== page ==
Segmentation refers to the process through which the business is specialized in terms of product diversification and differentiation with the aim of satisfying a given market niche. In other words, segmentation denotes the deliberate concentration in one market segment. Segmentation as a business strategy can be employed in the pursuit of a specific target market. One way to go about segmentation entails the application of targeting and position. In targeting and position, the business identifies its target market and consequently directs its efforts towards the satisfaction of the needs of that particular market. These efforts are what cumulatively result into market positioning. This paper will look at the aspects of targeting and position and apply the same within the context of the financial markets for illustrative purposes. In the long run, it should be appreciated that segmentation as a business strategy cannot yield the results in isolation. It has to be supported by other compatible and complimentary business strategy. In particular, segmentation ought to be considered in light of Porter’s generic competitive factors. In that context, segmentation falls under the domain of focused market strategy. According to the focused market strategy, the business ought to identify its specific target market and specialize its products in satisfaction of its target market needs.
One limb of segmentation could be seen in the targeting process. In targeting, a business identifies its specific target market. Often any market is segmented into diverse market dynamics motivated and determined by different market factors. It is imperative to note that the natural occurrence of the market makes its difficult and almost impossible to classify the market into definite segments. However, at a general level, it is possible to classify the market into specific segments. Often these segments are concerned with specific sets of factors that qualify them into a certain segment. For instance, a segment could be sensitive to prices and often be influenced in their decision making by the prices. Ordinarily such a class would be in pursuit of low prices. This dynamic makes their products loyalty by determined by the prices. In order to tap on these target market, it is essential for the business to offer the lowest prices possible. The best strategy to pursue in that context is the cost leadership where the business offers its products at the lowest costs possible. This one dynamic that could define a particular target market.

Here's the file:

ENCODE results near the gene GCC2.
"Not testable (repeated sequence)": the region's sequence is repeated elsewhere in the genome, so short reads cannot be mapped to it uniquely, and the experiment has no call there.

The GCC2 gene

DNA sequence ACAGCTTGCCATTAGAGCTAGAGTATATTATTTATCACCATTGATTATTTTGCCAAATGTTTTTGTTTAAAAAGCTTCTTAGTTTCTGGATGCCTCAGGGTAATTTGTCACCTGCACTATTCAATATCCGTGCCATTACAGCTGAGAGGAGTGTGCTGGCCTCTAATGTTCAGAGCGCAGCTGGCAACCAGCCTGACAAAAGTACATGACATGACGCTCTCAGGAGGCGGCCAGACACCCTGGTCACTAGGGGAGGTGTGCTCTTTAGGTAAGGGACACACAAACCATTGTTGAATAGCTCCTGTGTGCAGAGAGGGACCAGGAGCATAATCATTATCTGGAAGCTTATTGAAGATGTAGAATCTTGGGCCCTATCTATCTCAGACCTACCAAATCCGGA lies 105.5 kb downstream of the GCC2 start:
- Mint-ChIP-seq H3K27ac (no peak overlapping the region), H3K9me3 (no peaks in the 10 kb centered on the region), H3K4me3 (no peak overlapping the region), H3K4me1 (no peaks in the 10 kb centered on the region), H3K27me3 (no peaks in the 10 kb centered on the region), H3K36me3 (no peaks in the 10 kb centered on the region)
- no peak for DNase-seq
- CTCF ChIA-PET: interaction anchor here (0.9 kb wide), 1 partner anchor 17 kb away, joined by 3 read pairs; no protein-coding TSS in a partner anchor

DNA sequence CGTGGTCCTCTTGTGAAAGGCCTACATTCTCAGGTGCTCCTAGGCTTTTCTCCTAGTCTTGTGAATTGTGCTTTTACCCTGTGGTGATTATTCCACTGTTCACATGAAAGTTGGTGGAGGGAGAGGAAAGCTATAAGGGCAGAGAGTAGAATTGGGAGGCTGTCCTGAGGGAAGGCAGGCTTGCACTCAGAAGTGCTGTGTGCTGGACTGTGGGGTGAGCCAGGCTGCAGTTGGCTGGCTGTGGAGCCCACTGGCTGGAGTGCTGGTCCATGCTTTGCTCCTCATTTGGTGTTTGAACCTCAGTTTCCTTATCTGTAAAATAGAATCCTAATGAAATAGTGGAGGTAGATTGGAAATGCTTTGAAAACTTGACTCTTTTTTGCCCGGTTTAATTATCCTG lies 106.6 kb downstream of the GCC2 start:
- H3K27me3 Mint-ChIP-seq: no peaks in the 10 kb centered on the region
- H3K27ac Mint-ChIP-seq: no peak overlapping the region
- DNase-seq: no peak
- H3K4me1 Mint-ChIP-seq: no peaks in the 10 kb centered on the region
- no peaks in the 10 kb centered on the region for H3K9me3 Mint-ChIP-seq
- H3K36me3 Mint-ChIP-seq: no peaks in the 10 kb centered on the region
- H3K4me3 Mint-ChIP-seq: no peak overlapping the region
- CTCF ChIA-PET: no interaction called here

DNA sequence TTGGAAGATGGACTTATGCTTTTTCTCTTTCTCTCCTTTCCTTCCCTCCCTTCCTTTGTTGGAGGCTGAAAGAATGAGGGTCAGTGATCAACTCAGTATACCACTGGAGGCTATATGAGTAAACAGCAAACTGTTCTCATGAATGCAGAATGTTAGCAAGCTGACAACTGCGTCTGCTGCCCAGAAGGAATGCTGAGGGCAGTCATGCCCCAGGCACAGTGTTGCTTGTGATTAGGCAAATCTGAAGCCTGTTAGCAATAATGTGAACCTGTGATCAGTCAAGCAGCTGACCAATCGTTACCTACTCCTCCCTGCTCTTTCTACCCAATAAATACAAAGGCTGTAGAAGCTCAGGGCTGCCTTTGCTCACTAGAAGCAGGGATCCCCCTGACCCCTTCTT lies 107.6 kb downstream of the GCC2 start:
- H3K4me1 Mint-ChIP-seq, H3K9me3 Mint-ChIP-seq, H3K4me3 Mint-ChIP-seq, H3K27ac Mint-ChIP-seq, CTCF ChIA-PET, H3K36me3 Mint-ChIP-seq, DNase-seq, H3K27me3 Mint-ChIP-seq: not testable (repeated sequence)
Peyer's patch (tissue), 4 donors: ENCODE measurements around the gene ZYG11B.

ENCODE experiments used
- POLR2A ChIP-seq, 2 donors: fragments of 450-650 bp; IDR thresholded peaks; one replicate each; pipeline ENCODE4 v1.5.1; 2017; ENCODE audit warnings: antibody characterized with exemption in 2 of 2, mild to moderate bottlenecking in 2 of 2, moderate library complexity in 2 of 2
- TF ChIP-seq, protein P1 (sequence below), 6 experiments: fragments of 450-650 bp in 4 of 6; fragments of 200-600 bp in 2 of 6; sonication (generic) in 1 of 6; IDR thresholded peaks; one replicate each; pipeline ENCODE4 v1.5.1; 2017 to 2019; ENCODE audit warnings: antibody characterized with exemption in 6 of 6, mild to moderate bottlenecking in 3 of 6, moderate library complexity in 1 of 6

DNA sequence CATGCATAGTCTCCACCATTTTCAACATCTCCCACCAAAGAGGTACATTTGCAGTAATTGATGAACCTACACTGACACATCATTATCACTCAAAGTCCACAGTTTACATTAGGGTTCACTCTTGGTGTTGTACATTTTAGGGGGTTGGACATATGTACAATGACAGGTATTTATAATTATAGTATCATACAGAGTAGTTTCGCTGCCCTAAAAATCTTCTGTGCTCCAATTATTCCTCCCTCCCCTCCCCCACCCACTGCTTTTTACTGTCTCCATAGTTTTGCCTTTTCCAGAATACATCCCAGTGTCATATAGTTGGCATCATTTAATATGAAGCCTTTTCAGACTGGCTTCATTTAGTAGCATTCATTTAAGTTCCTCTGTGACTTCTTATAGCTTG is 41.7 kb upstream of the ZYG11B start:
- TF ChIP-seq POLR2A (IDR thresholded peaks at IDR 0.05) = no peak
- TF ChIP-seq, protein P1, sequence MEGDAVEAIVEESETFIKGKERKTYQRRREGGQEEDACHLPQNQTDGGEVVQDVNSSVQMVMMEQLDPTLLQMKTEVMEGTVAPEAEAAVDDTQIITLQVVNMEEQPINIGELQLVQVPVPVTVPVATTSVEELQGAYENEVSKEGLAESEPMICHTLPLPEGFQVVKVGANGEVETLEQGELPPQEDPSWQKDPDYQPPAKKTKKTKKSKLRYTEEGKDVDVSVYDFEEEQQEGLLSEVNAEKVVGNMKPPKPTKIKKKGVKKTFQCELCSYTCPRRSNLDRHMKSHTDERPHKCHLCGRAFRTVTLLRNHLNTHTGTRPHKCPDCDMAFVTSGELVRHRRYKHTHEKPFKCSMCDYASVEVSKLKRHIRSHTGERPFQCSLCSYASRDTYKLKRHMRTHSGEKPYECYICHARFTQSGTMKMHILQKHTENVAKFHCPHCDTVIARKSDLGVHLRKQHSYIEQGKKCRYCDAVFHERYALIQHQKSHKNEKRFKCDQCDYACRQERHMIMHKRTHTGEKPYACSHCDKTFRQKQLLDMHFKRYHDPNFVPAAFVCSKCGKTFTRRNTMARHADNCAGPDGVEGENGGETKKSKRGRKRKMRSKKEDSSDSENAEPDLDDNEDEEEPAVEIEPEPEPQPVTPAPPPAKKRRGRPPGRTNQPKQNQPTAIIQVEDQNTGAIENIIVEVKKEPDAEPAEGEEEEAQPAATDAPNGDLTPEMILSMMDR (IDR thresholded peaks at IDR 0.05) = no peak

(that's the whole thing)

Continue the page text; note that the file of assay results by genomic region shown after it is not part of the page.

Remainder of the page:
Alternatively, a market segment could be influenced and directed by the product quality. In such a target market, consumers of a product would be influenced by the quality of products. Ordinarily consumers would be insensitive to the prices of a product so long as the quality is up to expectation. A business in targeting a quality sensitive segment would need to concentrate more on the quality that the pricing of its products so as to tap and capture the targeted segmented.
However, targeted market segments are often not as simplistic as is indicated in the two illustrations advanced. Often, the interests and dynamics are more complex and advanced. In many cases, the factors at play are often a mixture of various factors. For instance, a segment could be more inclined towards speedy, high quality and durable goods. While the other segment could be inclined towards durable, cheap and easily available products. It is the cumulative interests in the targeted market that the business needs to tackle and avail in theirproducts. In addition, situation do exist where the business reclassifies the target markets and groups one or two targeted markets together. Often this approach is justified by the similarity of closeness in aspects and needs. For purposes of increasing their samples size in the population, the business may want to expand the targeted market or merge a few segments that share one or more features. In the long run, therefore, targeting refers to the process through which the business identifies its interested target market that it intends to supply. The dynamics at play often entail the identification of the needs of the segment and the consequent development of products for the satisfaction of the interests and needs of the targeted market.
Upon the identification of the target market, the next process in segmentation is the positioning. In positioning, the business undertakes to place itself strategically in line with the target market requirements and needs. In this aspect, the business deliberately pursues actions that go into satisfying the target market needs. Positioning in other words is an active process in which the business entity pursues interventions and activities that seek to position itself within the reach of the targeted consumers. In that strain, positioning would involve activities such as just in time production where products are released and availed to the market in readiness for the demands and likely needs of the market. In addition, it should be noted that positioning may assume two characters. It could be long term in nature or short term. In other cases, positioning could assume both long and short term characters. In the short term positioning, the firm reacts to the external factors through intermediate measures. These measures could be seen in the form of subcontracting production, issuing discounts, offering offers, extensive advertisements, offering product use incentives, among other forms of short term positioning. In the long term positioning, the business could engage activities such as corporate restructuring, changing the production runs, introducing new designs that address client needs, indebt application of new technology, the introduction of new managerial models, business expansions and restructuring, among other long term measures. At the same time, the business may opt to approach positioning by pursuing a dual approach that undertakes both activities simultaneously. It should be appreciated from the onset that positioning is intended to place the business strategically towards the capture of the identified target market. In addition, positioning is more than a mere managerial process. Unlike the targeting that is left to the management, positioning affects the entire organization and needs the contribution and participation of the entire business organization. It is after the conclusion of targeting and positioning that the business is said to have adopted segmentation as its operational strategy.